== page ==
,i>Today's eMo is really two different meditations on scripture texts that will be heard in many churches this Sunday: one, the usual sermon preparation eMo, and the other intended for preachers who wish to focus their congregations' attention on the work of Episcopal Relief and Development with the poor and with the victims of natural disasters and war. As with all the eMos, preachers and teachers are welcome to borrow, with the usual attribution. No further permission is necessary.
The Great Commission
Go therefore and make disciples of all nations, baptizing them in the name of the Father and of the Son and of the Holy Spirit, and teaching them to obey everything that I have commanded you. And remember, I am with you always, to the end of the age.
This is known in church circles as "The Great Commission:" important words for Christian evangelists, and Christian evangelists have followed these instructions for centuries. Christian rulers have followed them, too, often with disastrous results -- they have seemed to them to baptize wars of conquest that also had less religious goals, like gold or oil or territory. Thus the Crusades felt high and holy to the people who went, at least at first -- no war feels high and holy once the shooting starts, not to the soldiers on the ground. Too many conversions to Christ have happened at the wrong end of a sword. Teach them and baptize them. It has seemed for centuries that this was a set of instructions about increasing church membership, getting people to abandon their beliefs and embrace ours.
The formal Trinitarian baptismal words in the verse -- in the name of the Father, and of the Son, and of the Holy Spirit -- may be an example of that assumption about what Jesus wanted: we know that the disciples baptized in the name of Jesus, that Paul knew about the baptism of the Holy Spirit, that Jesus himself seems not to have baptized, and that in a few decades Christians would begin a furious and complicated argument about the Trinity, attempting to explain what God was, that would last for several centuries. Some scholars think its inclusion in Jesus' final words to his disciples is an addition to them by a later hand, in hopes of locating a formal doctrine of the Trinity in the mind of the earthly Jesus. It would be a different verse, would it not?
Go and tell everyone, everywhere: what you see is not all there is! Even though my body is gone, I will still be with you. I will be with you forever.
All nations. Everyone, everywhere. Spread the word -- it is a good word, good news. All the things people have thought about what power is and what wealth is and what happiness is aren't true in any lasting sense. The way you live on earth lasts for a few decades. The way you live in Christ lasts forever. It is beyond time. It is now and it is in the future. It doesn't really have a future -- past and future are earthly concepts, not heavenly ones. Have the humility to understand that there are adventures ahead, unfolding right now, that are beyond your imagination or your experience, and prepare yourself for the goodness of them when they unfold for you.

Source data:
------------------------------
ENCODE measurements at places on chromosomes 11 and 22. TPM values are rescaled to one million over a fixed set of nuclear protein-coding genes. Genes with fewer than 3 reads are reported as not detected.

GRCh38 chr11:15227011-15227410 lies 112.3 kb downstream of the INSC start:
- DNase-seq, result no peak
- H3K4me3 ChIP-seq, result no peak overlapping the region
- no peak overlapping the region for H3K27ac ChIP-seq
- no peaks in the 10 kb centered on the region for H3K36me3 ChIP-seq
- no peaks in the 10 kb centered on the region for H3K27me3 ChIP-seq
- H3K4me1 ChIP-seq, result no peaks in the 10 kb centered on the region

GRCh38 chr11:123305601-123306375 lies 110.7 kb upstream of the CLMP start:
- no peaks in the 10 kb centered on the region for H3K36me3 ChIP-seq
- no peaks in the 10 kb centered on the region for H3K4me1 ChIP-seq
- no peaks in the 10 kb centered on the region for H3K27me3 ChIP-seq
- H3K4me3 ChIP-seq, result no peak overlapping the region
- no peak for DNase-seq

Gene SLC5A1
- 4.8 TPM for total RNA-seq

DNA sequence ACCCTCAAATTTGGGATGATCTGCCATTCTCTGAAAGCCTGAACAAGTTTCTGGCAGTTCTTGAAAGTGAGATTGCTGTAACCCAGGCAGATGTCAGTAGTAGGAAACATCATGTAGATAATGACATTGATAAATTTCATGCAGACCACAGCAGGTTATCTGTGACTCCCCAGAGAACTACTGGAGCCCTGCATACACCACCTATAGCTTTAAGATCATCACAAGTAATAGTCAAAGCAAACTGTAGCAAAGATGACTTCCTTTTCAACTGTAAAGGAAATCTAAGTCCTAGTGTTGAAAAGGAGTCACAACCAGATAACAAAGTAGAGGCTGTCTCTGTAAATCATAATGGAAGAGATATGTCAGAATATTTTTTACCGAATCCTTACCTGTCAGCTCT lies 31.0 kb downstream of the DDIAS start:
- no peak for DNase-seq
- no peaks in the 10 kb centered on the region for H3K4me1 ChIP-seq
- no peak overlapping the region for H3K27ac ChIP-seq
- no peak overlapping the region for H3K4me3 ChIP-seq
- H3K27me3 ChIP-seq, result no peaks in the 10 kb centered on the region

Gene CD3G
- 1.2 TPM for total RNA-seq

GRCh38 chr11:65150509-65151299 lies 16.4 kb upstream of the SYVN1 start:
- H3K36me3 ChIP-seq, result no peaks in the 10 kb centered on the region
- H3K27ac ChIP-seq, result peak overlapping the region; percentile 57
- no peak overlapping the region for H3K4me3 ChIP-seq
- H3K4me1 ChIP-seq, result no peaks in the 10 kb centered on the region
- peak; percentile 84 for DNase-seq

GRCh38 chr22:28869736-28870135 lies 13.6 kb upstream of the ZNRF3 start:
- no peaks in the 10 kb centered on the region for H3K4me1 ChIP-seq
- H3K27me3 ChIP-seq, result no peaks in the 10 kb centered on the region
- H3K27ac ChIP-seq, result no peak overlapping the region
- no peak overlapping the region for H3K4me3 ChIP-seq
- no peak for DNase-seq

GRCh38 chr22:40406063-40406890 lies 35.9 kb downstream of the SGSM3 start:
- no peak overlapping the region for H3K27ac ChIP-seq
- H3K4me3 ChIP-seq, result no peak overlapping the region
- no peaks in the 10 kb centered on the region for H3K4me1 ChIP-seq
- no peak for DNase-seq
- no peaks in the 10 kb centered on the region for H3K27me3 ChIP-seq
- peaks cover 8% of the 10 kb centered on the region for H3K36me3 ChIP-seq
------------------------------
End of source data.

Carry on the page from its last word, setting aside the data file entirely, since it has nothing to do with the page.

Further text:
2 Corinthians 13:(5-10)11-14
Psalm 150 or Canticle 2 or 13
And here's the ERD meditation:
And God saw everything that he had made, and it was very good....
It is hard to remember the goodness of the earth in the midst of a natural disaster -- nature seems enormous, raging, ruthless, an enemy. It seems that whatever goodness there was in nature was a million years ago, and it seems that it will never be good again.
What can restore a person's faith in goodness? What can give someone who has lived through something terrible the courage to stand up amid the wreckage of everything he had and trust that life will again be possible?
Rural Mississippi was struck by tornadoes last month, twelve in one day. Dozens of small communities were affected, some of them leveled: Rankin County saw thirty families left homeless; in neighboring Smith County, terrified high school students huddled with their teachers in a hallway while the twister tore the roof right off the building. In all, 253 homes were destroyed, and more than 5,000 families were without power for days.
You're at school and the roof flies off, and you stare at the sky and think to yourself that you're going to die right here, right now, and you're only fifteen.
The Bishop of Mississippi asked for immediate help from Episcopal Releif and Development, for families in immediate need. Now they know a lot more than they wish they knew about the power of nature, the fragility of human life. And a lot more about the hand of God reaching out to touch and heal through the giving of faithful people whom they will never meet. That's how you learn of the possibility of goodness after something terrible: we are God's hands in the world, and God heals through us.
To learn more about ERD, visit www.er-d.org or call 1-800-334-7626, ext 5129.